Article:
Although the incident hasn’t led to other calls to ban Maus, the book’s defenders suspected more sinister motives beyond discomfort with obscenities: anti-Semitism and hatred of so-called critical race theory. Spiegelman, on the other hand, isn’t so certain there’s any actual bigotry behind the parents’ complaints, which he stayed up until 4 a.m. reading. “I feel like this wasn’t an actual anti-Semitic incident. It was an incident created by somebody who probably knows very few Jews,” he says. “The thing that really upset them was me yelling at my father for burning the diaries. I guess it would’ve been better, for the school board, to say, ‘Gee whiz, Pop — I wish you hadn’t done it!’ But that would not have been accurate to my intensity of horror.”
As Spiegelman sees it, the real reason for the board’s decision may be that the narrative of Maus offers no catharsis, let alone comfort, to readers. There are no saviors. No one is redeemed. The characters — Spiegelman’s family — remain the imperfect people they were to begin with. “It’s a very not-Christian book,” Spiegelman says. “Vladek didn’t become better as a result of his suffering. He just got to suffer. They want to teach the Holocaust. They just want a friendlier Holocaust to teach.”
The irony, of course, is that Spiegelman never wanted Maus to be used as an educational tool. He started his career as an often obscene chronicler of humanity’s id, and Maus is about as upsetting and non-cathartic as a book about the Holocaust can be. He certainly didn’t expect the role cable-news anchors have assigned him: the friendly Jewish grandfather who comes to impart a lesson about the Holocaust using cartoon animals. “I never wanted Maus to be for children,” he says. “I wasn’t doing it in the context of I’m going to teach people to be better; I’m going to teach people that they should learn about the Holocaust because ‘Never again.’ ”
Today, at age 73, he has made peace with being an accidental educator and is leaning into — if not embracing — his abrupt return to the public eye. When we speak, he has just been recruited to do a live webinar with residents of McMinn County who want to ask him questions. (“I agreed to talk to anybody if I could do it by Zoom,” he says, “and not have to worry about getting shot at the same time.”) Lately, he has been feeling apocalyptic about society, and he has been using his platform to talk up the artist Nora Krug’s recent illustrated adaptation of Timothy Snyder’s anti-authoritarian monograph On Tyranny. “I would suggest that would be the book more relevant for right now than Maus,” he tells me. When I ask him whether he and his family have an escape plan, Spiegelman says they could go to France, where Mouly is from. He says he thinks he can justify it, especially because Snyder says there’s no shame in running away if all else fails. He tries to cite the part of On Tyranny where that idea appears, but he can’t find that, either.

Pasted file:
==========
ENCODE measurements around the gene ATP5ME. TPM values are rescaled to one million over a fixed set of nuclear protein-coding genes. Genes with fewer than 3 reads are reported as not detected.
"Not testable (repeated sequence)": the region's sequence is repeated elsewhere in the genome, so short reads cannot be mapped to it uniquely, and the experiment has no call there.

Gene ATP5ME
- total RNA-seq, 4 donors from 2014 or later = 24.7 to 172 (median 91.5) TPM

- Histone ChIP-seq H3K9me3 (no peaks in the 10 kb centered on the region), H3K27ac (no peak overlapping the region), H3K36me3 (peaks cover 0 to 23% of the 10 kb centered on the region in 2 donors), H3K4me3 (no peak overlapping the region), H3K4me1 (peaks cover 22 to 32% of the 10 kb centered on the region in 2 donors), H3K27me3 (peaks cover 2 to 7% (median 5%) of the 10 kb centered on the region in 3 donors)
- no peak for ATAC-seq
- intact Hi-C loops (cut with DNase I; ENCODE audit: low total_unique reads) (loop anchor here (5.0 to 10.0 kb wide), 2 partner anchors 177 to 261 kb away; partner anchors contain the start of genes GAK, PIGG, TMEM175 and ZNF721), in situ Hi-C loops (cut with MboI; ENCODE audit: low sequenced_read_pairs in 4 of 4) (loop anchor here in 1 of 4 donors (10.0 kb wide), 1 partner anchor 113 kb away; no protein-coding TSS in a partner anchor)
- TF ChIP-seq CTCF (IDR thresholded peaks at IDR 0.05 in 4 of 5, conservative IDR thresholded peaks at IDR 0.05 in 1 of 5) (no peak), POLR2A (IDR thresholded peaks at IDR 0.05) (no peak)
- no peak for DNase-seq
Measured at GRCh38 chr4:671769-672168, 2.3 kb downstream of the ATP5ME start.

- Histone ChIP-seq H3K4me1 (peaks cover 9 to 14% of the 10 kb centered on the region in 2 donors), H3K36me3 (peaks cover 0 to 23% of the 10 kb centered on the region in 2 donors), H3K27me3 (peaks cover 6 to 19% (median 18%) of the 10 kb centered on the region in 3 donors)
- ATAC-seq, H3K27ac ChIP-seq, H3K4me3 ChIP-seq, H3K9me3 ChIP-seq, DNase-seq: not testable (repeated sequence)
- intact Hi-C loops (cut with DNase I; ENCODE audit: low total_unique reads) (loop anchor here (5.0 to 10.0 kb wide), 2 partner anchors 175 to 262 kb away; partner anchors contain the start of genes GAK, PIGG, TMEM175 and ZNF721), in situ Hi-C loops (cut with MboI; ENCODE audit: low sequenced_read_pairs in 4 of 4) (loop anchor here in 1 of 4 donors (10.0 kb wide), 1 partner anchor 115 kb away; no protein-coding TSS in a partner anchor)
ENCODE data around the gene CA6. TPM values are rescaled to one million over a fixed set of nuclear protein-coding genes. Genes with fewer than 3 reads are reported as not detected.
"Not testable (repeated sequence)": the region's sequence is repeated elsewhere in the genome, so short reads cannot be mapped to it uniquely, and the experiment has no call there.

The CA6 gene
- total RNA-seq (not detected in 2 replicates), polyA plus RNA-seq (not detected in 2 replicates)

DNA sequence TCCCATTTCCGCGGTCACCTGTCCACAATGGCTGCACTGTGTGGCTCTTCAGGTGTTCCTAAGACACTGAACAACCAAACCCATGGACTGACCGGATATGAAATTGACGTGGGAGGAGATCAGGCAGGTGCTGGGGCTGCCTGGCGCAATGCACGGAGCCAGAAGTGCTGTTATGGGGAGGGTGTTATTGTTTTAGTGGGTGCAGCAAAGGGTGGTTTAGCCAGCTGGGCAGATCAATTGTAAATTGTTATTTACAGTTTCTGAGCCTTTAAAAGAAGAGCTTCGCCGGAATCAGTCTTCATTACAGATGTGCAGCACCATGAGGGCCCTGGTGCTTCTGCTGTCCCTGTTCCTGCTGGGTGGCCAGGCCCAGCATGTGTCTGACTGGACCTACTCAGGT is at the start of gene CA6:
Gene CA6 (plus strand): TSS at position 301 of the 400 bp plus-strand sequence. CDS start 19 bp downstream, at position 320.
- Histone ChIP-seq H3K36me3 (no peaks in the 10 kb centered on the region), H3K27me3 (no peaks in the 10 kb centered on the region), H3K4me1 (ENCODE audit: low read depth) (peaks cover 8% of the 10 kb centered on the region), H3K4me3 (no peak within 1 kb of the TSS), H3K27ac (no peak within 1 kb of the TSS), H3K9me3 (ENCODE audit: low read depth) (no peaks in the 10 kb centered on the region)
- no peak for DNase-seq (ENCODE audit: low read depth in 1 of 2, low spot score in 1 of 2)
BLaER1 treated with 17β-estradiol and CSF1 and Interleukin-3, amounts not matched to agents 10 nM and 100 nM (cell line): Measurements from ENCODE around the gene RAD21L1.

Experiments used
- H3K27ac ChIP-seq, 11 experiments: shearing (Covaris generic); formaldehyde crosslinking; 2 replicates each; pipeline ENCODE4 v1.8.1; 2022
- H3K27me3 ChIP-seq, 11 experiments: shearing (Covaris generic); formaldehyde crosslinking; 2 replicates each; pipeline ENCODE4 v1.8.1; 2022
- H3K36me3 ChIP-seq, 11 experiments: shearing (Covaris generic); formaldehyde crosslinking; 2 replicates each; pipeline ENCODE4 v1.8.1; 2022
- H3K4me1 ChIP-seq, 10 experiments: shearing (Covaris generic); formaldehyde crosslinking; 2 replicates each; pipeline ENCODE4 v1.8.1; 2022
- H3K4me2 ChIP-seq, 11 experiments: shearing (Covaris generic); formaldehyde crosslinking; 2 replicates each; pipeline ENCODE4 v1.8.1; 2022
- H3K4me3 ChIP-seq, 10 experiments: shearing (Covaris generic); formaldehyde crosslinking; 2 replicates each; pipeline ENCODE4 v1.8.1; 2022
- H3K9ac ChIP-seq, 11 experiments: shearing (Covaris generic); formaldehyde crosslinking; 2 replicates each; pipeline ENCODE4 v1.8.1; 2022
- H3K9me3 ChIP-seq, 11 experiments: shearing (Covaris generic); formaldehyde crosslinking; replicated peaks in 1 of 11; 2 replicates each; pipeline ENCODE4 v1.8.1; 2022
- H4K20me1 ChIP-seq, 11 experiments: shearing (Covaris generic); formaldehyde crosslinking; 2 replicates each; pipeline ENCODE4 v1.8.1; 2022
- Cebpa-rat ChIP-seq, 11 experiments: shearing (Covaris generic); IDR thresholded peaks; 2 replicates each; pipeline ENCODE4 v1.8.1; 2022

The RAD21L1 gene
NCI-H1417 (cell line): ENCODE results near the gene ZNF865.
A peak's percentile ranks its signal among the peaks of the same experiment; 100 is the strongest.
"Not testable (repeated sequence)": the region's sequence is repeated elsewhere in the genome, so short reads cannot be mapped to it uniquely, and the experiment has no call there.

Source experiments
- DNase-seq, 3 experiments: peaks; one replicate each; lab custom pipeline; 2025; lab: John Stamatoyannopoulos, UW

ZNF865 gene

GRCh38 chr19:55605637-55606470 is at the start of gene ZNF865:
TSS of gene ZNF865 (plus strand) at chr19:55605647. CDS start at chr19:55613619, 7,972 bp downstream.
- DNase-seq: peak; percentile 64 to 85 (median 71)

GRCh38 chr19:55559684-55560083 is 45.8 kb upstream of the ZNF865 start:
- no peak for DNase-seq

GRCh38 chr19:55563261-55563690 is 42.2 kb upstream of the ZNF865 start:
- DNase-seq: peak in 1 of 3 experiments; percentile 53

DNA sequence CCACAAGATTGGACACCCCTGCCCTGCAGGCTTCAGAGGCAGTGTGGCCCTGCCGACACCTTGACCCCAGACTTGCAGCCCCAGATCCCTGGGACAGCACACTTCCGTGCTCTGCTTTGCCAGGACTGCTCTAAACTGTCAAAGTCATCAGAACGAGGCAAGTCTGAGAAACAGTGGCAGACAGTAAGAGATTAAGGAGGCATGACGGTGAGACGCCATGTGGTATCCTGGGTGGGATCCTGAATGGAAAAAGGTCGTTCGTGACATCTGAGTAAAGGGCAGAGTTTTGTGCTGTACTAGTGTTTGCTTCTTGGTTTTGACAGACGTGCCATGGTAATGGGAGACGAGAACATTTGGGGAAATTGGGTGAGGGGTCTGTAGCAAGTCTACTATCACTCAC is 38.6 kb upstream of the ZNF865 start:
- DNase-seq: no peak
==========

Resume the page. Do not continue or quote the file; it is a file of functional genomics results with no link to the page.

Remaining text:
After the day has faded past dusk, I’m getting ready to leave, and I hear a shout. “They’re here!” I look up to see the cartoonist’s knees melt in relief. The glasses were in his coat pocket. The first thing he does is phone his wife. He omits where they’d been. “A weight just lifted, man,” he says to me, beaming. “Now today has been a good day.”
The saga reminds him of a one-page comic he did for The New Yorker many years ago, which he pulls out of a filing cabinet to show me. The story, “Lost,” unfolds in seven panels: A boy loses his baseball, his hat, and his path, wandering through a darkening forest. He finds his way home with the help of a talking worm. When the boy gets within view of his front door, he sees an ambulance leaving. His mother has just died. In the final panel, we see the scene at the devastated boy’s feet: The worm is grinning. “Hey!” the joyous worm yells. “I found your hat!” The end. Is it obscene to find joy in retrieving a hat — or writing a best-selling book — in the wake of catastrophic loss? The comic, as is true of all of Spiegelman’s work, defies the notion of ever having an answer.
“Losing your glasses,” Spiegelman says. “It’s like …” He pauses. “You’re going to lose everything. That’s how it works.”